Now that guitar bands were commercially viable again, it was less surprising than it might have been that the likes of Ash, Elastica, Supergrass and Pulp were embarking on a minor invasion of the British singles charts without sacrificing an ounce of creative freedom or freshness, and helping to produce a Festive Fifty with a fair number of highly placed hit singles. It was refreshing too that Peel himself announced his approval of the chart....It had the most richly varied top twenty in the chart's history, and this has since been matched only by the conspicuously eclectic year of 1998. (Whitby, M., The Festive Fifty, Nevin Publishing, 2005, p. 42.)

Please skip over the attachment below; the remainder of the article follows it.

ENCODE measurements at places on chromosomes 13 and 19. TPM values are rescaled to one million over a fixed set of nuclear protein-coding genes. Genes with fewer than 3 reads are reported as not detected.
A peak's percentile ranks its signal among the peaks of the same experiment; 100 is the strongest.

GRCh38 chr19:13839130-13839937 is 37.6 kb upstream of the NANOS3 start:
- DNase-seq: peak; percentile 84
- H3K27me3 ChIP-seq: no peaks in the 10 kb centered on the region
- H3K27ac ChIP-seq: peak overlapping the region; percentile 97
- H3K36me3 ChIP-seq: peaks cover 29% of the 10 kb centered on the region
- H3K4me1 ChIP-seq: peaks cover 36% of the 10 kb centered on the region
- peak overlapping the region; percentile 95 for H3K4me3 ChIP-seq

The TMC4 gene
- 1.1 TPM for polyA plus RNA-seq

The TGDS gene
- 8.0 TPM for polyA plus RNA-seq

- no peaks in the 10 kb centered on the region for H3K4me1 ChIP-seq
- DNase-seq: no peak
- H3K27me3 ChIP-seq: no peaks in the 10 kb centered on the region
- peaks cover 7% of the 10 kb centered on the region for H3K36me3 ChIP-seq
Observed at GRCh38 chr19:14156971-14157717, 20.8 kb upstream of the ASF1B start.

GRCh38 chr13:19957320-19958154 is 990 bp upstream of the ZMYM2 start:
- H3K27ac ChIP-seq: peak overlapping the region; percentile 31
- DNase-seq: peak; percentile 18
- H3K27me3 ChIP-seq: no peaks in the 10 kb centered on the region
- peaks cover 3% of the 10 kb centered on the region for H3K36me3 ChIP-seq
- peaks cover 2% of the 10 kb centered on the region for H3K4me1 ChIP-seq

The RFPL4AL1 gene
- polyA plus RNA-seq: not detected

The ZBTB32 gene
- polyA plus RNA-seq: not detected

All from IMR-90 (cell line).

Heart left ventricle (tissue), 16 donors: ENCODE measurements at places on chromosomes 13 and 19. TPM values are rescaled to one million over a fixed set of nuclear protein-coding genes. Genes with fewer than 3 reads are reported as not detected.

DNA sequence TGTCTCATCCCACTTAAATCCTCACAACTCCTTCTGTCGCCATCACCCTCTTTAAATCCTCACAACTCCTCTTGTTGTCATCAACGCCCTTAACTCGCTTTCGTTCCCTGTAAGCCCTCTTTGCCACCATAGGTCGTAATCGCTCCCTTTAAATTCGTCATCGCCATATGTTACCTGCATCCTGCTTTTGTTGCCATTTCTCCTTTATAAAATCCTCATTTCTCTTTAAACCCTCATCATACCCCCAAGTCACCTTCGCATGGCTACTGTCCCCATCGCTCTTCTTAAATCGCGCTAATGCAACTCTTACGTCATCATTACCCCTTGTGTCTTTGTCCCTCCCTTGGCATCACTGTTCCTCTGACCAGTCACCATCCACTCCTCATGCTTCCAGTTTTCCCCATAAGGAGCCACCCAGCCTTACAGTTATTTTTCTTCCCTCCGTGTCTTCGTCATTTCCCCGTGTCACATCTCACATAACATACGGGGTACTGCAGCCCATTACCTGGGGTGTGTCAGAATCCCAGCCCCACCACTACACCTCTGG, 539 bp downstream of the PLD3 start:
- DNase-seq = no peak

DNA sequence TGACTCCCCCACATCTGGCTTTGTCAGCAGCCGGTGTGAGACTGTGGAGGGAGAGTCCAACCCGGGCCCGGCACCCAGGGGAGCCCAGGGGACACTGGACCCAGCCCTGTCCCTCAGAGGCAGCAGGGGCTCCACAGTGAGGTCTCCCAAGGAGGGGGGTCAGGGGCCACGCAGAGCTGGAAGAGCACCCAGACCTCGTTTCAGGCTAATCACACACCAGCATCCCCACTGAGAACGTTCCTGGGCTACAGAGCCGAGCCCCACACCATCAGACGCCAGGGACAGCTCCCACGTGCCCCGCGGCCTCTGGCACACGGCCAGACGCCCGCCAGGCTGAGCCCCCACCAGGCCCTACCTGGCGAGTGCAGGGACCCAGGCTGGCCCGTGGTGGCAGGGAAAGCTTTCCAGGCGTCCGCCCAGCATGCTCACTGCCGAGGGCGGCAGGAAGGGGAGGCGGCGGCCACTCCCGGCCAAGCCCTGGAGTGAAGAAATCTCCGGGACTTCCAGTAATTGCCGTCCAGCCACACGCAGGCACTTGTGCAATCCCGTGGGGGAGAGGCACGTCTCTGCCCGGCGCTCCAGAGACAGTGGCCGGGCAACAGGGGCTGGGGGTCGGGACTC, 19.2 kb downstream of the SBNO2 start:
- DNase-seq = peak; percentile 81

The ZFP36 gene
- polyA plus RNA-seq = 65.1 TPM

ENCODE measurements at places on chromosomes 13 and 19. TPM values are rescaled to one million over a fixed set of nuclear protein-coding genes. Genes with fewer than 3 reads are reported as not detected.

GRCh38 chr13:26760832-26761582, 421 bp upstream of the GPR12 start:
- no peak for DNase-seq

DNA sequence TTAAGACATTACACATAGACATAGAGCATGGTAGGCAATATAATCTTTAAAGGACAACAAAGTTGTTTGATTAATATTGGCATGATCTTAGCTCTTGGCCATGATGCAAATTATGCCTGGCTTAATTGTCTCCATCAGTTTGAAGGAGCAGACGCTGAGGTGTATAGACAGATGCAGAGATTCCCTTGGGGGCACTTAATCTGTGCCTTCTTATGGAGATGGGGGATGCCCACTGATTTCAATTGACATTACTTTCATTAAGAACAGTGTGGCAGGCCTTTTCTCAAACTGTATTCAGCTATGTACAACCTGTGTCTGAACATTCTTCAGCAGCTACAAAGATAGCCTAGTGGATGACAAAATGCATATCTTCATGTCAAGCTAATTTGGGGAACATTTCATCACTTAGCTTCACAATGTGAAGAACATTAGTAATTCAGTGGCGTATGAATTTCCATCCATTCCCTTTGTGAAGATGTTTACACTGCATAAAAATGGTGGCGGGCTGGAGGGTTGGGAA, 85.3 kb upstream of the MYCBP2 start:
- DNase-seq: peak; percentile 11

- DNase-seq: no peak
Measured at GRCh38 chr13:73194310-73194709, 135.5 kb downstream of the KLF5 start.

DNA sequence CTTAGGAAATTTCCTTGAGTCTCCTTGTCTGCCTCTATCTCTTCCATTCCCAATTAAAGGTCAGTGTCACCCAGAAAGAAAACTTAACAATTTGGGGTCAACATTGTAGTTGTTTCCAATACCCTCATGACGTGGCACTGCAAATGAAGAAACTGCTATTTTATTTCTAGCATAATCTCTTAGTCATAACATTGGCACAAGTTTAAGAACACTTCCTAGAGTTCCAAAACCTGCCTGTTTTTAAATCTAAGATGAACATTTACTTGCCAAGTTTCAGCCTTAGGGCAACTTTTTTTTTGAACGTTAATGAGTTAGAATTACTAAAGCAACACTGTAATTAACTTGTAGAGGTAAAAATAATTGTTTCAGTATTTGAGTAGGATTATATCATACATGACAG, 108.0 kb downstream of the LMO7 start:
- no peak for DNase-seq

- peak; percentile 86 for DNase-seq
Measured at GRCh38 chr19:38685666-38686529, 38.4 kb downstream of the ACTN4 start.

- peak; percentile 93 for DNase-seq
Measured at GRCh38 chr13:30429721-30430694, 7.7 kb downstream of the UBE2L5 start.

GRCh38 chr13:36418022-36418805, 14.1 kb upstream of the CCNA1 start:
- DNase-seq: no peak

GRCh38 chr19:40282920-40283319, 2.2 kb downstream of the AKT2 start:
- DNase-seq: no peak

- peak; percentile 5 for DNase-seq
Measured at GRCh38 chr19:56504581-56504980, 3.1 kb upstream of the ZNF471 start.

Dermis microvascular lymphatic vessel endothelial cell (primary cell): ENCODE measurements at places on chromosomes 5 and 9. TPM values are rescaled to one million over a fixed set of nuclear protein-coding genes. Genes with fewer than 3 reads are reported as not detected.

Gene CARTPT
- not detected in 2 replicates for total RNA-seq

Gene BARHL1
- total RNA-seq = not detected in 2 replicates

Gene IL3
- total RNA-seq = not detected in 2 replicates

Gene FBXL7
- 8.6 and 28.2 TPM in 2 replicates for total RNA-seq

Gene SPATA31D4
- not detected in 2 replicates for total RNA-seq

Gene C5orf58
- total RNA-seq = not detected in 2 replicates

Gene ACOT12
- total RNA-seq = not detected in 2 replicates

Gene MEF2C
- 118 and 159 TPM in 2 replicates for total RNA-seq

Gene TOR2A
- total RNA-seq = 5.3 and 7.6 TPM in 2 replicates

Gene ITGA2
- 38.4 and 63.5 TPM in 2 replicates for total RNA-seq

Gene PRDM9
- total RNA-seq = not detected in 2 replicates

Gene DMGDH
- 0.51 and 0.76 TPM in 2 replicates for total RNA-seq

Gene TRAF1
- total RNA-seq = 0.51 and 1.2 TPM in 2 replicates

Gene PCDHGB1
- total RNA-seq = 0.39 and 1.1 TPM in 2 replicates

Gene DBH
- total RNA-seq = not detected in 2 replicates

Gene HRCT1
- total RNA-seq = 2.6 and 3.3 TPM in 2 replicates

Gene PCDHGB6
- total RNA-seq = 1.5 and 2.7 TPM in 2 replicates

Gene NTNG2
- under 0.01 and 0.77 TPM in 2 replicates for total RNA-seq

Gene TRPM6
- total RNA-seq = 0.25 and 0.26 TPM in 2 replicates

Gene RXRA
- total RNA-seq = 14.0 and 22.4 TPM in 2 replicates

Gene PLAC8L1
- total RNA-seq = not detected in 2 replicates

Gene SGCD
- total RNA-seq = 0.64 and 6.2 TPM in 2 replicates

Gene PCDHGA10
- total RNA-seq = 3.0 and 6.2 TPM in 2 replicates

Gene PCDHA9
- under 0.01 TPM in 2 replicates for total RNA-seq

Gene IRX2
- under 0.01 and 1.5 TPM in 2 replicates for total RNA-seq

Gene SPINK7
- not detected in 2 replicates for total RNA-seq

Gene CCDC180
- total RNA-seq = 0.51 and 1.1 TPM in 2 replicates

*The top act was Pulp, with six entries: this included them holding down the top two positions, a feat only achieved by one other act, the Jesus And Mary Chain in 1985.
Mark E. Smith made chart history by appearing with three different acts: DOSE, Long Fin Killie and, of course, the Fall.
John was so obviously convinced of the merits of this chart that he repeated the top 15 on two programmes for BFBS, the only time he appears to have done so for his overseas output.